A team led by Dr. Matthew Miller, PhD, of the University of Virginia in Charlottesville conducted a survey of 508 patients with dense breast tissue presenting for screening mammography. The survey asked participants to do the following:
- Estimate their personal breast cancer risk compared with their peers
- Indicate their level of concern related to recalls, radiation exposure, and intravenous contrast allergies
- List factors that might prevent them from getting supplemental screening exams
Of survey participants, 59.9% believed it was likely or very likely that a cancer could be missed on a mammogram, but only 8.9% had undergone supplemental screening in the past three years. The most common deterrents to additional screening were pain (66.9%) and anxiety that supplemental screening would lead to additional procedures (31.1%).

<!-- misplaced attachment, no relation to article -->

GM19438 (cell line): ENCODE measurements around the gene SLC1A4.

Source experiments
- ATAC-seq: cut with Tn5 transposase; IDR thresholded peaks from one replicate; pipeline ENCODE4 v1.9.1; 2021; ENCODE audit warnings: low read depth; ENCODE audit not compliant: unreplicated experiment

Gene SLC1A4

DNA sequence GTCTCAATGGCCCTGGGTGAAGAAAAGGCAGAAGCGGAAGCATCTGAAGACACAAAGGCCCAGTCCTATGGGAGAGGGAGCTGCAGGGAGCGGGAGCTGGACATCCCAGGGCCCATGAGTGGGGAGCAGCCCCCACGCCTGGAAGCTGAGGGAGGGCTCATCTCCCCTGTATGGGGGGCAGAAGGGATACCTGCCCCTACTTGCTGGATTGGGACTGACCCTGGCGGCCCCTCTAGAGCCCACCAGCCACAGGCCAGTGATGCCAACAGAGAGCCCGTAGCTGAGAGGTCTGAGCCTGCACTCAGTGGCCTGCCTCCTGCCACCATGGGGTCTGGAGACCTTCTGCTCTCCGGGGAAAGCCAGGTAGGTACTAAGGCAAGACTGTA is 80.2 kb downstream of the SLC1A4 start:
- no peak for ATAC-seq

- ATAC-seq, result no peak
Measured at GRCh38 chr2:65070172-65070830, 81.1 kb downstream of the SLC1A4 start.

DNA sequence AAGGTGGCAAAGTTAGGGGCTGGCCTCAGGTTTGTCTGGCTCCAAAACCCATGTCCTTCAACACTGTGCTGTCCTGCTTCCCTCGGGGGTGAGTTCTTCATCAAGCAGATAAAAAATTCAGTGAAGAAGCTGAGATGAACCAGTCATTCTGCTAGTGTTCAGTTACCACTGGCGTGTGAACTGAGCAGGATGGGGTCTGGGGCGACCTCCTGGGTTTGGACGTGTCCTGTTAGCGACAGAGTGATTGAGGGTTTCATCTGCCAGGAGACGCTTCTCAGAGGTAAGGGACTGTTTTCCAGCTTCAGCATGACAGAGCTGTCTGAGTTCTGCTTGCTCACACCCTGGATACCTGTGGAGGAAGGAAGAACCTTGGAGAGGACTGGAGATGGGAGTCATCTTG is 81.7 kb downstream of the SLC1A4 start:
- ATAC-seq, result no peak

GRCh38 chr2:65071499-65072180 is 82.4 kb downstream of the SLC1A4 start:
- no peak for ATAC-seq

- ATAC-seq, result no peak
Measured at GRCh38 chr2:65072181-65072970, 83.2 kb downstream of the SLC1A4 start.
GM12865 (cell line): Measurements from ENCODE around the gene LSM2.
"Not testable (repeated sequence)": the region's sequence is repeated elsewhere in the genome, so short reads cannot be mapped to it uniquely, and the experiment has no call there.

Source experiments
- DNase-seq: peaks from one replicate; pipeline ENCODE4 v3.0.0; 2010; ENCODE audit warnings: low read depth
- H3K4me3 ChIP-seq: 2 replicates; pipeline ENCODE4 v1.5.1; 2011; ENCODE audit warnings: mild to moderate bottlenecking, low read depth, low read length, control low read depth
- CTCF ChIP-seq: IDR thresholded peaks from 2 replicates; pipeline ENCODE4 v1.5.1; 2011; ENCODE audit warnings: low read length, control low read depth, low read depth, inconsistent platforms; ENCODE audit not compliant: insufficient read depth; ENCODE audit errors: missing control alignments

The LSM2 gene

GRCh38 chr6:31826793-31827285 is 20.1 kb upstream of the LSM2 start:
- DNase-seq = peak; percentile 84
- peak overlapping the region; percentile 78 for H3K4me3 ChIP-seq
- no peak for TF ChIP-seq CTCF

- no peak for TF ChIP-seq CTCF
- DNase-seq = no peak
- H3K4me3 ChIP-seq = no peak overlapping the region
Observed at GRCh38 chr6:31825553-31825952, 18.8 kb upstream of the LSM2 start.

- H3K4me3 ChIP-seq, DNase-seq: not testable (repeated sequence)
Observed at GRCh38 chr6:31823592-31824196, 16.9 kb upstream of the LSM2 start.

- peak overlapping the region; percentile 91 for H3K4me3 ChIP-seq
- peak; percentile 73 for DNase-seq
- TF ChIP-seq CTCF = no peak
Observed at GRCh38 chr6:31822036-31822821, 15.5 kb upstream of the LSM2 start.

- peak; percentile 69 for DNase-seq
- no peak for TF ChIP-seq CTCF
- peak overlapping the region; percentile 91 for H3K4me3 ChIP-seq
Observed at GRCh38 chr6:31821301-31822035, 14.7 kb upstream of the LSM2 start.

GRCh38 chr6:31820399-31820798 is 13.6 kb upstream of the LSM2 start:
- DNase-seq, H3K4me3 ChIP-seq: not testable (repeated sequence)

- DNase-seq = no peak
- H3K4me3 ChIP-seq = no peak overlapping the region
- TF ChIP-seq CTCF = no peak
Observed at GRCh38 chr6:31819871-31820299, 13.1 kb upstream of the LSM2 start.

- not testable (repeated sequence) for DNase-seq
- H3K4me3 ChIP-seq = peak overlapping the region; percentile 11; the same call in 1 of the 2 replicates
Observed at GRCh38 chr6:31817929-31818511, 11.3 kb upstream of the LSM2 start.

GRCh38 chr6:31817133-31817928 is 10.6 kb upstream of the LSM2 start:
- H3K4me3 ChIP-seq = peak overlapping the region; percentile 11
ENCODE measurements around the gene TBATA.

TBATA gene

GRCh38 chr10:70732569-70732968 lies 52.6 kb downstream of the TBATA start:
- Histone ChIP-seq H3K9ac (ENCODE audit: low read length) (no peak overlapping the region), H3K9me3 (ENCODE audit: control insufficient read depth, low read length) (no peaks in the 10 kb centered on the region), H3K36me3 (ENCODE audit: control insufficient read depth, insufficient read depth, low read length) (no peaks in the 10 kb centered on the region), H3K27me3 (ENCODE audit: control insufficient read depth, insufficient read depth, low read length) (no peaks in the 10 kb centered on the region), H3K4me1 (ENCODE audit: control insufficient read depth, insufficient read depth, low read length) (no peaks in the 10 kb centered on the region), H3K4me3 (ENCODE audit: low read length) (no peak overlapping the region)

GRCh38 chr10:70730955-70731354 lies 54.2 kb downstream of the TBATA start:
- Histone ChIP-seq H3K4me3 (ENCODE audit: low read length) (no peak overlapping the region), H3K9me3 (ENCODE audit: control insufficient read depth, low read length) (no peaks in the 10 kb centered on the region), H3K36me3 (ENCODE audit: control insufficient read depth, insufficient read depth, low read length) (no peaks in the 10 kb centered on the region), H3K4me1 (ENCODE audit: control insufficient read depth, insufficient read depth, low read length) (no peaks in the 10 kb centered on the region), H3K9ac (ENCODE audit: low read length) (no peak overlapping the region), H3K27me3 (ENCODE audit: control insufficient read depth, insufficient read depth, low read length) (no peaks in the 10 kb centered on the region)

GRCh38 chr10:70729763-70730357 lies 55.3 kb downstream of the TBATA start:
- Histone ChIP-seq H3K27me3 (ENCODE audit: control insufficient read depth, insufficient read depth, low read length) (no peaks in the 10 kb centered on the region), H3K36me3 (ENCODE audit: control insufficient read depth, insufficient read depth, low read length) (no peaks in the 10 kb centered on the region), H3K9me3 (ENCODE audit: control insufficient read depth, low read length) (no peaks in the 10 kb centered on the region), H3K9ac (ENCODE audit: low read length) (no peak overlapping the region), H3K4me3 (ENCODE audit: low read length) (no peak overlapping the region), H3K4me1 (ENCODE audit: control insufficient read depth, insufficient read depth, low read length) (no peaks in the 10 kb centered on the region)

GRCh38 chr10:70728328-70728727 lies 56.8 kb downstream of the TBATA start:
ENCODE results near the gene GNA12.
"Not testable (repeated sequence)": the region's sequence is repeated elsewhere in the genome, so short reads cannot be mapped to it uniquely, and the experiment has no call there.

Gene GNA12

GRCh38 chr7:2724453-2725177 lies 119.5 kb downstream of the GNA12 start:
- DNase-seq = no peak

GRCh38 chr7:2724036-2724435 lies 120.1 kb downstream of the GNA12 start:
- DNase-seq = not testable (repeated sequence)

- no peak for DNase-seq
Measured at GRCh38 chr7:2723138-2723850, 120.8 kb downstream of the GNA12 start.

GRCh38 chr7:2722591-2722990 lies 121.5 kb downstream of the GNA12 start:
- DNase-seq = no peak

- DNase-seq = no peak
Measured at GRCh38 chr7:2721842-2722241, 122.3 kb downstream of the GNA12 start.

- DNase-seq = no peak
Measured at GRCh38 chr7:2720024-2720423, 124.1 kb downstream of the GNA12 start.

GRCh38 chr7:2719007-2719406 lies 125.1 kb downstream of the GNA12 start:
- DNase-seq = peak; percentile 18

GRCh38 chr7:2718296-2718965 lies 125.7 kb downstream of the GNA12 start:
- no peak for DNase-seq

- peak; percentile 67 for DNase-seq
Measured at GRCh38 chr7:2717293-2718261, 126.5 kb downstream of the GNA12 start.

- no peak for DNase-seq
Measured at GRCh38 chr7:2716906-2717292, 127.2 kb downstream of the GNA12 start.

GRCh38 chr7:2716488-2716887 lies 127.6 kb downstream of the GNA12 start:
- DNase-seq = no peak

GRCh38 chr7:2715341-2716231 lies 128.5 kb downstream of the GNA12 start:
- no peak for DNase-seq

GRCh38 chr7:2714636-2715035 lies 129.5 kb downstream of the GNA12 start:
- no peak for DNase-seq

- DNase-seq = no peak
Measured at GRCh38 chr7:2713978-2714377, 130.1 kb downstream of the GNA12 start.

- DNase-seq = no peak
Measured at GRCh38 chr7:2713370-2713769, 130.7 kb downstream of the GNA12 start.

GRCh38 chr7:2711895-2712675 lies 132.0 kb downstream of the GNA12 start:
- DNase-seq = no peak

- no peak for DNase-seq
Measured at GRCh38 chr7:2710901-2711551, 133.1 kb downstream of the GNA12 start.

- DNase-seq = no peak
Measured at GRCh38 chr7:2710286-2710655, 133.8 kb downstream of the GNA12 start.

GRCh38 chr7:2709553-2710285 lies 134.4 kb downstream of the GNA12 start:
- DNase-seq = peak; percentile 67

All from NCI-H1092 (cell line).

Survey participants were asked to select among three hypothetical adjunct breast cancer screening modalities -- breast MRI, contrast-enhanced spectral mammography (CESM), and automated breast ultrasound (ABUS) -- and they strongly preferred whichever exam was most sensitive, even if this meant higher cost (31.9%) or administration of IV contrast (62%).
"Our data suggest that patients with dense breasts prefer adjunct screening exams that are both sensitive and inexpensive, although an increase in sensitivity could outweigh additional cost or even IV-line placement," the team concluded.
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